I am also closely aligned with the Federation of Canadian Artists where I have had several exhibitions. Much time is spent with artist friends discussing the many variables and possibilities of art, as well as attending as many exhibitions as possible; however, my creation process is strictly done alone.


5. Is it important to bridge the boundaries of art and science? What is actually the difference between the two? How do they merge, and where will they always be separate?

It is said that art is a science and science is an art, and one can be applied to the other. For example, in deconstructing a Golden Rectangle or any geometric form (math), compositional components are revealed to the artist. Conceptualizing complex ideas and communicating them to others is as necessary in science as in art. Einstein said, "I'm enough of an artist to freely draw upon my imagination". However, artists strive to be completely unique and scientists focus on repetition in proof of theory.


From Dr. Ted Nield, Editor of Geoscientist Magazine (UK):

"I believe that the CP Snow "two cultures" theory has been well and truly exploded in recent years. Sure, there are people who know only about arts and others who know only about science. But these are not the people who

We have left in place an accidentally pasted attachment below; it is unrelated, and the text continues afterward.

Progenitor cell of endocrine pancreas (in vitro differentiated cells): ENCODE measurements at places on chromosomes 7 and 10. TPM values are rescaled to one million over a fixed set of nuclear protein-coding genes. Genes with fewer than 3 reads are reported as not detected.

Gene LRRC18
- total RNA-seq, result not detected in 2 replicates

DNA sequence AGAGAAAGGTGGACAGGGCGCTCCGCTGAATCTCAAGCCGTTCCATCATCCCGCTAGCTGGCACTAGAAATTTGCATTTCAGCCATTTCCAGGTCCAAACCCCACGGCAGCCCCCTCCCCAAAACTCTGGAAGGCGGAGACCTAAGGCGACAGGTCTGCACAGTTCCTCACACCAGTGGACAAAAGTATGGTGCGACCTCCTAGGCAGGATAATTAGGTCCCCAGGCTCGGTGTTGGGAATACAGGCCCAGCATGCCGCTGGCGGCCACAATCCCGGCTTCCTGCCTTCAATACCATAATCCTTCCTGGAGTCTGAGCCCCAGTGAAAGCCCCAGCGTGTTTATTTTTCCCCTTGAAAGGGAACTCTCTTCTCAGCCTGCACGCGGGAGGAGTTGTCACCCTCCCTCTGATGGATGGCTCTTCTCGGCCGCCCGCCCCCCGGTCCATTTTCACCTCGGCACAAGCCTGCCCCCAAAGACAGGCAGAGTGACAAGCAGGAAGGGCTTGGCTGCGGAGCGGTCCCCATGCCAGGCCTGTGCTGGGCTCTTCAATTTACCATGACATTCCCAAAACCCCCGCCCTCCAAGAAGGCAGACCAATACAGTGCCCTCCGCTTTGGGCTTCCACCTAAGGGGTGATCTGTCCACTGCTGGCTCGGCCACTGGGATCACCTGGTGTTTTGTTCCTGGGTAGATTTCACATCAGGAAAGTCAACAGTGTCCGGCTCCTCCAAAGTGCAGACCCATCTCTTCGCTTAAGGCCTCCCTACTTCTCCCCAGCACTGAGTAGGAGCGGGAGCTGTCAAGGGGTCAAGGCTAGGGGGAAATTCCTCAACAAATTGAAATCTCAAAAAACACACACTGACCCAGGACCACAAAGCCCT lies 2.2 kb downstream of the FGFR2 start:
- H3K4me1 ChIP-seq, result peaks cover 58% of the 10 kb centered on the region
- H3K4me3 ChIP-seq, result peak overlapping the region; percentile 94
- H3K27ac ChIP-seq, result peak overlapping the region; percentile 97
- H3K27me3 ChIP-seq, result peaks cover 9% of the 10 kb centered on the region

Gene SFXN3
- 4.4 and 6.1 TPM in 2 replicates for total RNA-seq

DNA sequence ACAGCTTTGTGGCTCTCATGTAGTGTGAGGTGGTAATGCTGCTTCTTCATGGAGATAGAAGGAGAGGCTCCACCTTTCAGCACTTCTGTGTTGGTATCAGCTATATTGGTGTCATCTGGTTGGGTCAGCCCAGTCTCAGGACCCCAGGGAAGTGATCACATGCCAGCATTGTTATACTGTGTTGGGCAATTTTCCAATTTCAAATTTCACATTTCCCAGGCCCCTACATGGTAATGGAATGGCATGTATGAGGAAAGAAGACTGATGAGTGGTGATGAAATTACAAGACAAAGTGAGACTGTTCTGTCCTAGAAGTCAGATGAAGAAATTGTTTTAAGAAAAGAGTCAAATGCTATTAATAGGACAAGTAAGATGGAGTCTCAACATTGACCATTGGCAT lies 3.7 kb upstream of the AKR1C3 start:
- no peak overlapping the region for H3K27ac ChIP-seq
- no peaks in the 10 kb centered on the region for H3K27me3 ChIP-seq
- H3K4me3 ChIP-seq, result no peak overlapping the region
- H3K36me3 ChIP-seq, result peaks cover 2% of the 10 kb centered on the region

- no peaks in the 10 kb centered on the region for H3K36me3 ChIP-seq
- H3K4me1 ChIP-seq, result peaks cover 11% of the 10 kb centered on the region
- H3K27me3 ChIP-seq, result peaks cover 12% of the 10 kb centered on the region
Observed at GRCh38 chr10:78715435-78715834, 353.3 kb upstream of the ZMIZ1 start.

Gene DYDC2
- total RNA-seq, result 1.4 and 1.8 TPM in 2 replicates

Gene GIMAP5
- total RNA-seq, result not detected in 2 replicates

matter in this context. Most people, who are themselves neither artists nor scientists, have a much broader view. They recognize that both arts and science are different ways of coming to terms with and explaining the universe, and that each has its place. Science tells you things that are practically useful about the reality that makes things work. It asks "how".

But it cannot ask "why". Nor can it describe the experience of being alive and conscious of one's mortality.

Human beings have a need to make sense of their existence and their surroundings. Some will be content with what science can tell them. But most will not be, and will seek meanings in other ways, ways that communicate in languages that do not convey, like science, only factual information. The nature of existence for a human being is different from that of a bug, or a stone. Arts seek to describe that state, and to convey the artist's insight into it. This is more than science can do. One is not lesser, nor greater than the other. They are, wholly and every sense,

6. Do you have positive feelings about the future of the earth or do you believe we are almost finished our destruction of her?


Although it can be easy to be cynical about the earth's future, awareness of environmental issues cannot escape anyone today and every day more is done to help preserve and protect the earth; however, it is not nearly enough and we must be continually reminded of our duty to be environmentally responsible. Countries, cities, corporations and individuals must continue to work together to find ways to do this.

7. What do you anticipate doing in the future?

Well, I have a couple of dreams. One of my mentors is Maya Lin, artist and architect of many public works of art. Her incredible sensitivity to the interaction of people and the environment has inspired me to start planning large-scale public art projects. I would also love to collaborate with an architectural team in the design of a natural history museum, where the building with its unique form would appear to have just been discovered in the earth.